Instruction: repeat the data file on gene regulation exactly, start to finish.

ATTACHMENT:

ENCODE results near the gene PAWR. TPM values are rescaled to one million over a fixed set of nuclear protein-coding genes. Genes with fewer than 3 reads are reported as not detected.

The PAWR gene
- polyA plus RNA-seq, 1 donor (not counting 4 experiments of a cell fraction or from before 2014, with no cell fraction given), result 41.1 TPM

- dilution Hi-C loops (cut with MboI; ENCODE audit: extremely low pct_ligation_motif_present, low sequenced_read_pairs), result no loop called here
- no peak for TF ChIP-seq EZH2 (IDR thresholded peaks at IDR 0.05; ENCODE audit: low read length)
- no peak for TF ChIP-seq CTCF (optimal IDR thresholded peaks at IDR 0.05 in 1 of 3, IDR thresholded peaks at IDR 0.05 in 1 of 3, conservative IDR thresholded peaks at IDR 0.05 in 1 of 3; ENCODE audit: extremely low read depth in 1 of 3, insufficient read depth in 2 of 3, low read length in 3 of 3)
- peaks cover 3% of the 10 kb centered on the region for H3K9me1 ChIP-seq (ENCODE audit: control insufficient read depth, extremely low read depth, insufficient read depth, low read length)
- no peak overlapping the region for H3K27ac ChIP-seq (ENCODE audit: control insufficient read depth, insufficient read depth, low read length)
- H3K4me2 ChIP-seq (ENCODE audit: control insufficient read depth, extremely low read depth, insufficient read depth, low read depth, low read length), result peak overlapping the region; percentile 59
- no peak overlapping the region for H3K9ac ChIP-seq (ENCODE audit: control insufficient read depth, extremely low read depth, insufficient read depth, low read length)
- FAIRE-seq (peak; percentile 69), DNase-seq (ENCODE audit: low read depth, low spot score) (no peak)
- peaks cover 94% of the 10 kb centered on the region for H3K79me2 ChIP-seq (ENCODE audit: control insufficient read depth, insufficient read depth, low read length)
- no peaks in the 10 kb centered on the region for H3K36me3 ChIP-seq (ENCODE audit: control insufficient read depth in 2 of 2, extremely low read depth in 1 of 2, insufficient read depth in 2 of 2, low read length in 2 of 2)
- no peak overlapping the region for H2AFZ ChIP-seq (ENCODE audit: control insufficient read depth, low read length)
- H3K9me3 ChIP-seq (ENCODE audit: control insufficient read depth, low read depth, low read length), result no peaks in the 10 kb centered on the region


ENCODE results near the gene PAWR. TPM values are rescaled to one million over a fixed set of nuclear protein-coding genes. Genes with fewer than 3 reads are reported as not detected.

The PAWR gene
- polyA plus RNA-seq, 1 donor (not counting 4 experiments of a cell fraction or from before 2014, with no cell fraction given), result 41.1 TPM

- dilution Hi-C loops (cut with MboI; ENCODE audit: extremely low pct_ligation_motif_present, low sequenced_read_pairs), result no loop called here
- no peak for TF ChIP-seq EZH2 (IDR thresholded peaks at IDR 0.05; ENCODE audit: low read length)
- no peak for TF ChIP-seq CTCF (optimal IDR thresholded peaks at IDR 0.05 in 1 of 3, IDR thresholded peaks at IDR 0.05 in 1 of 3, conservative IDR thresholded peaks at IDR 0.05 in 1 of 3; ENCODE audit: extremely low read depth in 1 of 3, insufficient read depth in 2 of 3, low read length in 3 of 3)
- peaks cover 3% of the 10 kb centered on the region for H3K9me1 ChIP-seq (ENCODE audit: control insufficient read depth, extremely low read depth, insufficient read depth, low read length)
- no peak overlapping the region for H3K27ac ChIP-seq (ENCODE audit: control insufficient read depth, insufficient read depth, low read length)
- H3K4me2 ChIP-seq (ENCODE audit: control insufficient read depth, extremely low read depth, insufficient read depth, low read depth, low read length), result peak overlapping the region; percentile 59
- no peak overlapping the region for H3K9ac ChIP-seq (ENCODE audit: control insufficient read depth, extremely low read depth, insufficient read depth, low read length)
- FAIRE-seq (peak; percentile 69), DNase-seq (ENCODE audit: low read depth, low spot score) (no peak)
- peaks cover 94% of the 10 kb centered on the region for H3K79me2 ChIP-seq (ENCODE audit: control insufficient read depth, insufficient read depth, low read length)
- no peaks in the 10 kb centered on the region for H3K36me3 ChIP-seq (ENCODE audit: control insufficient read depth in 2 of 2, extremely low read depth in 1 of 2, insufficient read depth in 2 of 2, low read length in 2 of 2)
- no peak overlapping the region for H2AFZ ChIP-seq (ENCODE audit: control insufficient read depth, low read length)
- H3K9me3 ChIP-seq (ENCODE audit: control insufficient read depth, low read depth, low read length), result no peaks in the 10 kb centered on the region